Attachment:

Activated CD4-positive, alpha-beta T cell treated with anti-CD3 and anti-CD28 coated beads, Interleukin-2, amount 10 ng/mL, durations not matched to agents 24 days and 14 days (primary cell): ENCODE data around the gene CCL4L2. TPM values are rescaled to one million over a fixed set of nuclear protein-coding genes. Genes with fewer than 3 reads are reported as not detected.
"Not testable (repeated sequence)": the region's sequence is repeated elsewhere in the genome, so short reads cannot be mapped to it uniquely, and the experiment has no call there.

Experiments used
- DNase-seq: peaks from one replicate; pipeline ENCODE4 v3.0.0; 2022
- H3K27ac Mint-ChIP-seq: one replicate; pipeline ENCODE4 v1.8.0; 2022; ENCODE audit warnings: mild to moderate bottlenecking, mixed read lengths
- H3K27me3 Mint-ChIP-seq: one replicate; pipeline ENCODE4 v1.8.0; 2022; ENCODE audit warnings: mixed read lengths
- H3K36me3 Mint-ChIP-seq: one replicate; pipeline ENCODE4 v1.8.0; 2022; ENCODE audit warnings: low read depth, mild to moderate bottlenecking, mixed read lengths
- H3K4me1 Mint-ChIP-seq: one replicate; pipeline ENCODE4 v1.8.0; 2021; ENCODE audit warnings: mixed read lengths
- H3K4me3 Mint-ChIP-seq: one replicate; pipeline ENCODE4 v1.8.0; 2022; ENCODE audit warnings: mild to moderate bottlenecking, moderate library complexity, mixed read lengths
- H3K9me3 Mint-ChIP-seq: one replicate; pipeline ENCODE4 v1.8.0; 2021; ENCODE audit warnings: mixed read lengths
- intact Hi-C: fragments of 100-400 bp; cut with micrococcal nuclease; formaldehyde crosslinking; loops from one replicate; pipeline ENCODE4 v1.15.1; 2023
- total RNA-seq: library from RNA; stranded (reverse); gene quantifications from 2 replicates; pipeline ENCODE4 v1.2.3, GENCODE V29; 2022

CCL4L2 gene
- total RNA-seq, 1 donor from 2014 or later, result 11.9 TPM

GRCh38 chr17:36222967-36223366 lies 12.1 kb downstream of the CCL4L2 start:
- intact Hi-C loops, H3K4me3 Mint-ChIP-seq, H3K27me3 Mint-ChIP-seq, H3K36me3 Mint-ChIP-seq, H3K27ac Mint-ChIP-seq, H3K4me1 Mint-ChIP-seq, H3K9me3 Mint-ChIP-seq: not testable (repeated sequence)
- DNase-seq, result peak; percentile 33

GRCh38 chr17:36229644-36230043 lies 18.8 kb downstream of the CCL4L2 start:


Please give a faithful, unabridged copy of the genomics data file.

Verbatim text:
Activated CD4-positive, alpha-beta T cell treated with anti-CD3 and anti-CD28 coated beads, Interleukin-2, amount 10 ng/mL, durations not matched to agents 24 days and 14 days (primary cell): ENCODE data around the gene CCL4L2. TPM values are rescaled to one million over a fixed set of nuclear protein-coding genes. Genes with fewer than 3 reads are reported as not detected.
"Not testable (repeated sequence)": the region's sequence is repeated elsewhere in the genome, so short reads cannot be mapped to it uniquely, and the experiment has no call there.

Experiments used
- DNase-seq: peaks from one replicate; pipeline ENCODE4 v3.0.0; 2022
- H3K27ac Mint-ChIP-seq: one replicate; pipeline ENCODE4 v1.8.0; 2022; ENCODE audit warnings: mild to moderate bottlenecking, mixed read lengths
- H3K27me3 Mint-ChIP-seq: one replicate; pipeline ENCODE4 v1.8.0; 2022; ENCODE audit warnings: mixed read lengths
- H3K36me3 Mint-ChIP-seq: one replicate; pipeline ENCODE4 v1.8.0; 2022; ENCODE audit warnings: low read depth, mild to moderate bottlenecking, mixed read lengths
- H3K4me1 Mint-ChIP-seq: one replicate; pipeline ENCODE4 v1.8.0; 2021; ENCODE audit warnings: mixed read lengths
- H3K4me3 Mint-ChIP-seq: one replicate; pipeline ENCODE4 v1.8.0; 2022; ENCODE audit warnings: mild to moderate bottlenecking, moderate library complexity, mixed read lengths
- H3K9me3 Mint-ChIP-seq: one replicate; pipeline ENCODE4 v1.8.0; 2021; ENCODE audit warnings: mixed read lengths
- intact Hi-C: fragments of 100-400 bp; cut with micrococcal nuclease; formaldehyde crosslinking; loops from one replicate; pipeline ENCODE4 v1.15.1; 2023
- total RNA-seq: library from RNA; stranded (reverse); gene quantifications from 2 replicates; pipeline ENCODE4 v1.2.3, GENCODE V29; 2022

CCL4L2 gene
- total RNA-seq, 1 donor from 2014 or later, result 11.9 TPM

GRCh38 chr17:36222967-36223366 lies 12.1 kb downstream of the CCL4L2 start:
- intact Hi-C loops, H3K4me3 Mint-ChIP-seq, H3K27me3 Mint-ChIP-seq, H3K36me3 Mint-ChIP-seq, H3K27ac Mint-ChIP-seq, H3K4me1 Mint-ChIP-seq, H3K9me3 Mint-ChIP-seq: not testable (repeated sequence)
- DNase-seq, result peak; percentile 33

GRCh38 chr17:36229644-36230043 lies 18.8 kb downstream of the CCL4L2 start: